Global Dividend Perspectives | Mackenzie Investments

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Global Dividend Perspectives

Darren McKiernan tackles risk with dividend growers

Darren McKiernan, who heads the Mackenzie Global Equity & Income Team, offers compelling reasons for Canadians to include global dividends in their portfolios.

In this video, McKiernan explains why choosing companies from around the world that are able to grow their dividends can help enhance income and mitigate risk, and where he’s finding value for Mackenzie Global Dividend Fund.

Global Dividend Perspectives

Darren McKiernan tackles risk with dividend growers

To help get these insights working for you, talk to your advisor.

Show transcript

DARREN MCKIERNAN: Well, first and foremost, one has to realize the importance of dividends to overall returns, not just in Canada, but around the world. In fact, dividends have made up over 50% of overall returns in almost all developed markets around the world, not just Canada, but in the US, in UK, in Europe, and in Asia. And if you look at the payout ratios today, they're actually relatively low compared to history. So I think, as those payout ratios go up, the importance of dividends to overall return is only going to increase over time.

The second point I'd make with respect to Canada is, as we all know, Canada is a very concentrated market. Lots of banks and financials and natural resources. By stepping outside of Canada, it allows investors to get exposed to much more diverse industries, high-quality businesses that are [? resident ?] in such things as luxury goods, consumer products, medical devices and pharmaceuticals, software and information technology. These are all very good industries with high dividend yields, strong free cash flow generation. And simply, as a Canadian investor, you don't have access to these things in Canada.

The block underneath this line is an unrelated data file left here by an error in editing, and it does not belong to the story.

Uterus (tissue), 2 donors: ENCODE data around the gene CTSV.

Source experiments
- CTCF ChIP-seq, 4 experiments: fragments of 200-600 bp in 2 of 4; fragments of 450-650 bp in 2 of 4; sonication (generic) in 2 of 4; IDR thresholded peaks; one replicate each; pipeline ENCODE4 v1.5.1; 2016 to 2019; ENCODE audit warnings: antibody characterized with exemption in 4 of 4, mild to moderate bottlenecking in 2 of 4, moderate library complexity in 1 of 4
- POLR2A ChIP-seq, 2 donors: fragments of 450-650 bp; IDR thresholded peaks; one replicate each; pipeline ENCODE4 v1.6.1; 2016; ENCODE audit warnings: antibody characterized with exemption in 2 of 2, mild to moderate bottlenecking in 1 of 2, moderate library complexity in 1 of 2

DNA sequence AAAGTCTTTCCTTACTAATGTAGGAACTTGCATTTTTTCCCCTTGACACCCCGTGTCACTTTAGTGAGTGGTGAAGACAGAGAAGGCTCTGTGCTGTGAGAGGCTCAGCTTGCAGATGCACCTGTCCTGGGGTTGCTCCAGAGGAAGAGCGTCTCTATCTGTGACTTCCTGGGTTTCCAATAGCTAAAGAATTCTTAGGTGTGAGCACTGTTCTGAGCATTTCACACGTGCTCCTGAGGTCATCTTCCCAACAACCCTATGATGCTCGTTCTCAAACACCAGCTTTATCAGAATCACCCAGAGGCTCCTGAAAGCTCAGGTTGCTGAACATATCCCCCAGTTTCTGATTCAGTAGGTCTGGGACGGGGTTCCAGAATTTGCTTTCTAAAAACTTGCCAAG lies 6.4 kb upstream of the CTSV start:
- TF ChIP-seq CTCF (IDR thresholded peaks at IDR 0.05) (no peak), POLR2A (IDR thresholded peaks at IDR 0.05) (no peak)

Well, the first risk that I think people have to be concerned about is the permanent loss of capital risk. That means simply buying a company up here, having it go down here and never recovering. We protect against that risk in two ways. First and foremost, we buy what we think are very good, predictable businesses, companies with great economics, high free cash flow conversion, great return on invested capital, and businesses that we kind of understand and know that will be around not just next year but in 5, 10, and 15 years.

Secondly, we buy these companies at what we consider to be discounts to intrinsic value. So when you combine really good businesses with predictable long term economics, selling below what we think they're worth, that's a great way of avoiding those permanent loss of capital situations.

The second risk that Canadian investors face – and it's a more subtle risk – is that of inflation. Your assets are eroding. We all know your children's education is getting more expensive every year. The cost of your phone bill, the cost of housing, these are all things that go up significantly over time. You want businesses that can price their products at or above those levels. And a great way of doing that is owning companies that pay dividends, that pay companies that have grown dividends. And there's many companies in the fund that haven't just paid the dividend out for many years, but have grown that dividend 10, 20, in some cases over 50 years. I think this is a great way of preserving that purchasing power as a Canadian investor.